Yet a labyrinth originally was seen as a single route with twists and turns that isn’t meant to be difficult to navigate. There is only one path, one entrance and one exit. The only way one can safely enter is to have a tie to the entrance that will lead you back to the exit. With this in mind, the end goal isn’t the destination, but the journey. Exactly what these novels provide a journey for us to experience. At the same time, we have a maze, that is confusing and paths may lead to dead-ends. This is a puzzle that can be changed to different levels of difficulty and complexity. Mazes are used to see spatial awareness and sometimes intelligence. The Testing series uses both versions of a labyrinth, as well as the maze. As you can see from the first novel cover, mazes are large focus for the series. Without giving too much away, this series gives a different kind of critique of society, presenting the flaws of standardized testing in an extreme dystopian world. This society uses tests to determine who is qualified to lead the country. The series becomes a labyrinth the complex journey, while the characters confront not only labyrinths but also mazes to find out what they can do to survive, but also “beat the game,” what can they do to make their world change to be better.
We desire to read these texts, but also to write them. It’s a labyrinth and a maze at the same time. We want to provide these journeys to others, but also to ourself to find out our potential as well as explore how we can change our society, but most of all make aware of what could lead towards a dystopian society to prevent it from happening. Or are we already in a dystopian world finding our way out of it? It’s all really up to us, the readers and the writers.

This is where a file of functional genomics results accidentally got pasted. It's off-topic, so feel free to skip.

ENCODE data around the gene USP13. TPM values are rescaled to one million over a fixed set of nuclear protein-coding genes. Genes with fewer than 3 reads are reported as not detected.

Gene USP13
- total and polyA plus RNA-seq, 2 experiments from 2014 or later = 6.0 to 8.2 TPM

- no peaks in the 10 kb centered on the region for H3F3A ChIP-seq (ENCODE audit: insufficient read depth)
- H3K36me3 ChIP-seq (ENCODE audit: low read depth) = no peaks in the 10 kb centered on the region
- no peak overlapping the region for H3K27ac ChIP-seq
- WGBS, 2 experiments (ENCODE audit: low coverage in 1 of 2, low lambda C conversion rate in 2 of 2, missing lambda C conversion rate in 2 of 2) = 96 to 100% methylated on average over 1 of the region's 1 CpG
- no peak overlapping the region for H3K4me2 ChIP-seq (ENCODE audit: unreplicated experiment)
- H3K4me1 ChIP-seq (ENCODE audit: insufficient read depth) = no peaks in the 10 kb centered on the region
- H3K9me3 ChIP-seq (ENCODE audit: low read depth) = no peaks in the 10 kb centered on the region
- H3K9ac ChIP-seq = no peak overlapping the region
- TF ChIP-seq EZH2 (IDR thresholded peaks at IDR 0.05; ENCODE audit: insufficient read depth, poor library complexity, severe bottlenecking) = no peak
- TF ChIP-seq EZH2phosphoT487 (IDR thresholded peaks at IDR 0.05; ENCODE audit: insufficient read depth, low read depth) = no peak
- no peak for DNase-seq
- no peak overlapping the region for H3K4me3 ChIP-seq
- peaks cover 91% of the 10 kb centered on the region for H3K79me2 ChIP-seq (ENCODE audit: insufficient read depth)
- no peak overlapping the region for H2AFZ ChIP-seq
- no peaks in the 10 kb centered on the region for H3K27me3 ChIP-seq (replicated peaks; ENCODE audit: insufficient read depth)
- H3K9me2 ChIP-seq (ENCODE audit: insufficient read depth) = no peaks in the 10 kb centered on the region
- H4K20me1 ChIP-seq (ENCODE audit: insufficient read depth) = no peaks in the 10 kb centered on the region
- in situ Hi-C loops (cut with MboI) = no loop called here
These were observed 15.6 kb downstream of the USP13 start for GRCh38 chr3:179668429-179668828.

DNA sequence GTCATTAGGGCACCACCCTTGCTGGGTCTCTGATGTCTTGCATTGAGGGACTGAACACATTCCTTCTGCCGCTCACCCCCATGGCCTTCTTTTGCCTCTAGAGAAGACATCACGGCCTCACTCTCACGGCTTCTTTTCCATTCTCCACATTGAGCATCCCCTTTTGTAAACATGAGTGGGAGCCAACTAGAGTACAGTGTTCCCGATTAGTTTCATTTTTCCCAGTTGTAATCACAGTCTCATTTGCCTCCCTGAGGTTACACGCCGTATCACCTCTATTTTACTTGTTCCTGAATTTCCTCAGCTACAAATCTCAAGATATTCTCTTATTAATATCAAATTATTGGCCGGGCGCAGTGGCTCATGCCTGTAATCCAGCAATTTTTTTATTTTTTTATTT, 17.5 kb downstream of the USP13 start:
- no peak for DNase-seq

Open-minded (adjective): having or showing a mind receptive to new ideas or arguments.
“I try never to understand. It’s called an open mind.” – The Doctor
As an English scholar, I feel studying literature has given me a chance to explore, and to be more receptive. Yet I’m always conflicted. Even though I love being a Catholic, I’ve grown to realize that there are issues in life aren’t easy to pick one side or another one. I want to follow God, and have compassion for everyone, no matter what they believe in or stand for. I feel like some times society pushes us in ways that we must decide to be on one side, and not the designated other side. Why do we have to pick? I think it’s more important to focus on what we share, than what divides us, yet both need to be discussed so that everyone gets their voice heard and is valued.
When I started grad school, I became more interested in Feminism, especially because of Emma Watson (who played Hermione Granger in the Harry Potter movies). For a long while before, I felt unsure about what Feminism was about and supporting it. Through Emma’s work with UN Women & HeForShe (check out the new and improved website), she has made me realize that Feminism is ultimately about equality and that both genders need to work together to accomplish this.
Equality doesn’t mean that we are all the same, but that we all have equal rights and opportunities. Everyone should have the opportunity to study what they are interested in, work towards having careers in which ever field they want to pursue, and should be able to be paid well. Another organization, GirlsRising, promotes education for girls all around the world, and spreads awareness that many girls sadly don’t have the opportunity to go to school.